Colleen Hanabusa is the best choice to lead Hawaii for the next four years
The Honolulu Star-Advertiser believes it’s time for another change in the state’s top leadership. Hawaii would best be served by U.S. Rep. Colleen Hanabusa leaving Washington and moving in at the State Capitol’s fifth floor.
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In this restive, less predictable environment that is now Hawaii politics, voters once again are facing a real choice. The past electoral pattern — in which a sitting governor seemed set to sail to a second term and certainly never confronted a challenge within his or her own party — was broken when David Ige was elected to succeed Gov. Neil Abercrombie.
Now history may repeat itself. The Honolulu Star-Advertiser believes it’s time for another change in the state’s top leadership. Hawaii would best be served by U.S. Rep. Colleen Hanabusa leaving Washington and moving in at the State Capitol’s fifth floor.
In her interview with the Editorial Board, the congresswoman displayed a fondness for wonky detail, but mixed in a well-informed vision for how Hawaii should develop, and what changes (such as a new stadium out in her old West Side stomping grounds) would best serve the state.
Hanabusa, 67, is best equipped to deal with some of the looming problems the governor will confront over the next four years.
Not the least of these is ensuring adequate oversight of what has now become a project shared by the state and City and County of Honolulu: the financing and construction of Oahu’s 20-mile elevated rail system. Her chairmanship of the project’s overseer, the Honolulu Authority for Rapid Transportation (HART), surely would provide critical guidance at this juncture.
There also is the imminent court ruling over the Thirty Meter Telescope. Even if the state Supreme Court upholds the permit for the project, the security of the construction itself is anything but assured, given the resolute opposition. Steering through those shoals will take committed leadership and skill. We expect that Hanabusa will lean on her good grasp of the project’s long history and help bring resolution to this longstanding stalemate.
Ige has brought a quiet style of administration to state government, and his campaign promotes his trustworthiness and aversion to drama. In many ways, that was a welcome change.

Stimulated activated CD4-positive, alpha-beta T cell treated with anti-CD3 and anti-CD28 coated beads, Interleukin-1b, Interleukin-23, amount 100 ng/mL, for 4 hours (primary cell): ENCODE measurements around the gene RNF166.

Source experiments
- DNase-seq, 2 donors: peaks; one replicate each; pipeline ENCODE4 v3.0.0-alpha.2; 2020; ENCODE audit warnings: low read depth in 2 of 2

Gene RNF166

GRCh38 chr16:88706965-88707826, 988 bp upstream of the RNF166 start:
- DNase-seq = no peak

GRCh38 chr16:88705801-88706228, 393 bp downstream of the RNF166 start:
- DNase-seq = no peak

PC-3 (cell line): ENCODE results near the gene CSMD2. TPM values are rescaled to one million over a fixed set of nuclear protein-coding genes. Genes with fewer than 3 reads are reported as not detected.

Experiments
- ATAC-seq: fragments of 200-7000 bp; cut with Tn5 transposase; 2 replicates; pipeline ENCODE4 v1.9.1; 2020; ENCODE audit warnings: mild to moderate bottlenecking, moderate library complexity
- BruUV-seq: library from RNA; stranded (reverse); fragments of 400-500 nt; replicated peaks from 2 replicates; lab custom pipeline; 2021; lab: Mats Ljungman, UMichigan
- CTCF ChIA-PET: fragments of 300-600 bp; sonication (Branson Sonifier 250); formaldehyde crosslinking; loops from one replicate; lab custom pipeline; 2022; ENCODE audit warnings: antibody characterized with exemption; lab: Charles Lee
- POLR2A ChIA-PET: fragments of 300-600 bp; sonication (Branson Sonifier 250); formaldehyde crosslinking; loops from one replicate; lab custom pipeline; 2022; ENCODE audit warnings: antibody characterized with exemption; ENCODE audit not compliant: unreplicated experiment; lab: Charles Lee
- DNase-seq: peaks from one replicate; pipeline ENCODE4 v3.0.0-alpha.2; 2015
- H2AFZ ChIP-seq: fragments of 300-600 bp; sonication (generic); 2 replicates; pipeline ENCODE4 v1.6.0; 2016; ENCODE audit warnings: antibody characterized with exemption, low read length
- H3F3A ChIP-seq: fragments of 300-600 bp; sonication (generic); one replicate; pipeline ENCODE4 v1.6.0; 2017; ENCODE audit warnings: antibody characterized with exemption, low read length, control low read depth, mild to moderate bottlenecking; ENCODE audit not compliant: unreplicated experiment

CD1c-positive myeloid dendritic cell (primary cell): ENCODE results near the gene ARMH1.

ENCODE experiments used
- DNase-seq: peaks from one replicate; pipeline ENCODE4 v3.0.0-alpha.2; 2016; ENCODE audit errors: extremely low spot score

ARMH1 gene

The governor, an engineer by training, brought his focused, methodical attention to one of the state’s institutional weaknesses: its archaic information technology system. Advances were made there. Another project, the cooling of aging and ill-equipped classrooms, progressed, albeit more slowly than he’d promised. He worked on affordable housing, although he initiated fewer of these projects than his campaign rhetoric suggested.
The most pleasant surprises came, ironically, when he did deliver with an uncharacteristically dramatic flair. His firm opposition to the purchase of Hawaiian Electric Industries by NextEra Energy showed nerve and a steady adherence to the state’s renewable-energy goals.
If only that happened more frequently. Ige too often showed reticence to stake out a position, as if it wasn’t his place to speak out.
Most notably, in the debate over the rail tax extension, lawmakers — not to mention the voters — needed to see him take a side, whether or not the leadership in the State Capitol was amenable to it.
Legislators grew frustrated waiting for projects — the privatization of the Maui hospital system, for example — to be carried to completion. Most recently, the dispute over the “ohana zones” homelessness solution needlessly bogged down. This easily could have been pursued as a joint endeavor, replicating successful models such as Kahauiki Village that were, in fact, completed on Ige’s watch.
As for the Legislature’s big investment in affordable housing finances, advocate and former lawmaker Bob Nakata said, in fact, that it was a push from Hanabusa that pried the money loose from leadership. This legislative-executive infighting is unfortunate with blame to go around, but generally it rests with the chief executive to broker the peace.
Can Hanabusa handle such a challenge? We hope so. She has had to overcome her own political baggage in restarting her career. Without relitigating the old issues of her alliances with developers and influence over ongoing projects, suffice it to say that a pledge of greater transparency, communication and an arms-length stance toward special interests would be required, should she win the job she covets on Beretania Street.
The Democratic ticket also includes Ernest Caravalho, Wendell Ka‘ehu‘ae‘a, Richard Kim and Van Tanabe. Green Party candidate Jim Brewer will advance, and nonpartisans Selina Blackwell, Link El and Terence Teruya also are running.
Those casting a GOP ballot should choose state Rep. Andria Tupola, the House minority leader, as the one best equipped to carry the party flag, calling out the state’s unfriendly business environment and substandard facilities.
Former state Sen. John Carroll is making another run at the job, but newcomer Ray L’Heureux, retired Marine and former assistant school superintendent, lays out clearer priorities on education, infrastructure and the economy.